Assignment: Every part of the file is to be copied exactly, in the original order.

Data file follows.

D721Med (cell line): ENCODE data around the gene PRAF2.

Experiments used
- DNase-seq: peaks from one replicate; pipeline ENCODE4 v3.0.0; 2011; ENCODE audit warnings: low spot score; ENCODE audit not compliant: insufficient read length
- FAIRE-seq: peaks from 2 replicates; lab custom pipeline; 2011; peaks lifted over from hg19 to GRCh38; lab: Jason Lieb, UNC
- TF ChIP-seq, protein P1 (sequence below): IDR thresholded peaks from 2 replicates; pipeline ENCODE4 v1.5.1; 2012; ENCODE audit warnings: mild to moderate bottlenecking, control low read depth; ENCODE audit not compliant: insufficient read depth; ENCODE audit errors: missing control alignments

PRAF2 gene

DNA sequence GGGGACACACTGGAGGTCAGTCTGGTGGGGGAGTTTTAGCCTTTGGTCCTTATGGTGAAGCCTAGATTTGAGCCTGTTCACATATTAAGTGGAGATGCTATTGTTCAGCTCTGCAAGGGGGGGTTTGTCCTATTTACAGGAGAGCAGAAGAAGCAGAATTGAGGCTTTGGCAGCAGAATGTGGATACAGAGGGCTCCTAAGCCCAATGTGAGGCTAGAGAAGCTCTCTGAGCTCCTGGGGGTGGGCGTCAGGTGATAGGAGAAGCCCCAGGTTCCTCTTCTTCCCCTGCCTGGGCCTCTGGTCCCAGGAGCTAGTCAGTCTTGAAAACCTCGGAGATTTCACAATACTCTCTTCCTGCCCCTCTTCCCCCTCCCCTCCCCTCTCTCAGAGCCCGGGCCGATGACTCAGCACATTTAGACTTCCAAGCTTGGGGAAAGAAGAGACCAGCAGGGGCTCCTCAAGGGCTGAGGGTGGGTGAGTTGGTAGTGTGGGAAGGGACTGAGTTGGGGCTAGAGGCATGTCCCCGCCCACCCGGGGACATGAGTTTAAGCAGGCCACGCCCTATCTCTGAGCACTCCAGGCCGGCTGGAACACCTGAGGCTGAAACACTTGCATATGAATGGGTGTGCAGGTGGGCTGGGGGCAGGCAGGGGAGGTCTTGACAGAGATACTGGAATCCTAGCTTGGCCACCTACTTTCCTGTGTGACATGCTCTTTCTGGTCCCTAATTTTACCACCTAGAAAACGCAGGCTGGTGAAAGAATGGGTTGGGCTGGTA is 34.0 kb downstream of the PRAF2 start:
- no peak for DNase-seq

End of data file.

D721Med (cell line): ENCODE data around the gene PRAF2.

Experiments used
- DNase-seq: peaks from one replicate; pipeline ENCODE4 v3.0.0; 2011; ENCODE audit warnings: low spot score; ENCODE audit not compliant: insufficient read length
- FAIRE-seq: peaks from 2 replicates; lab custom pipeline; 2011; peaks lifted over from hg19 to GRCh38; lab: Jason Lieb, UNC
- TF ChIP-seq, protein P1 (sequence below): IDR thresholded peaks from 2 replicates; pipeline ENCODE4 v1.5.1; 2012; ENCODE audit warnings: mild to moderate bottlenecking, control low read depth; ENCODE audit not compliant: insufficient read depth; ENCODE audit errors: missing control alignments

PRAF2 gene

DNA sequence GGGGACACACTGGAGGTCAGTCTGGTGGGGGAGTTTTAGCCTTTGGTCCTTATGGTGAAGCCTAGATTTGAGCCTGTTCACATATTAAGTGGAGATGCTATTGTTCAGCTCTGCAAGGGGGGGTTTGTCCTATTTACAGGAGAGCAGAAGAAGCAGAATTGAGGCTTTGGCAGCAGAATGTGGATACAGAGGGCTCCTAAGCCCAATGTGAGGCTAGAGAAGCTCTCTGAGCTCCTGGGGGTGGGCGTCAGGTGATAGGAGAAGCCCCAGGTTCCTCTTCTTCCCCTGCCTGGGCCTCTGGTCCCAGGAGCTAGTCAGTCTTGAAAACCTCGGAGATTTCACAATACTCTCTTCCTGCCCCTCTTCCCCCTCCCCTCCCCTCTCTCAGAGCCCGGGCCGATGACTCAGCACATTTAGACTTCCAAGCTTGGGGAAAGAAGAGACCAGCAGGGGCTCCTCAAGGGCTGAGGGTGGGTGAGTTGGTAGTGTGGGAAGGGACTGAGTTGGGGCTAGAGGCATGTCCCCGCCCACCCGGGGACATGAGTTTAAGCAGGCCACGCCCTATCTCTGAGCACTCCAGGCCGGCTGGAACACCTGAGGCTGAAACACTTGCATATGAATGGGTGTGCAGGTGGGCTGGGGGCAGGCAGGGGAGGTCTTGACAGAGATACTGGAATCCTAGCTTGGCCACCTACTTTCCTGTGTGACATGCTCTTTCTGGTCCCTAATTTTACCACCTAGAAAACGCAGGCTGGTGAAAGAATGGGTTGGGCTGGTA is 34.0 kb downstream of the PRAF2 start:
- no peak for DNase-seq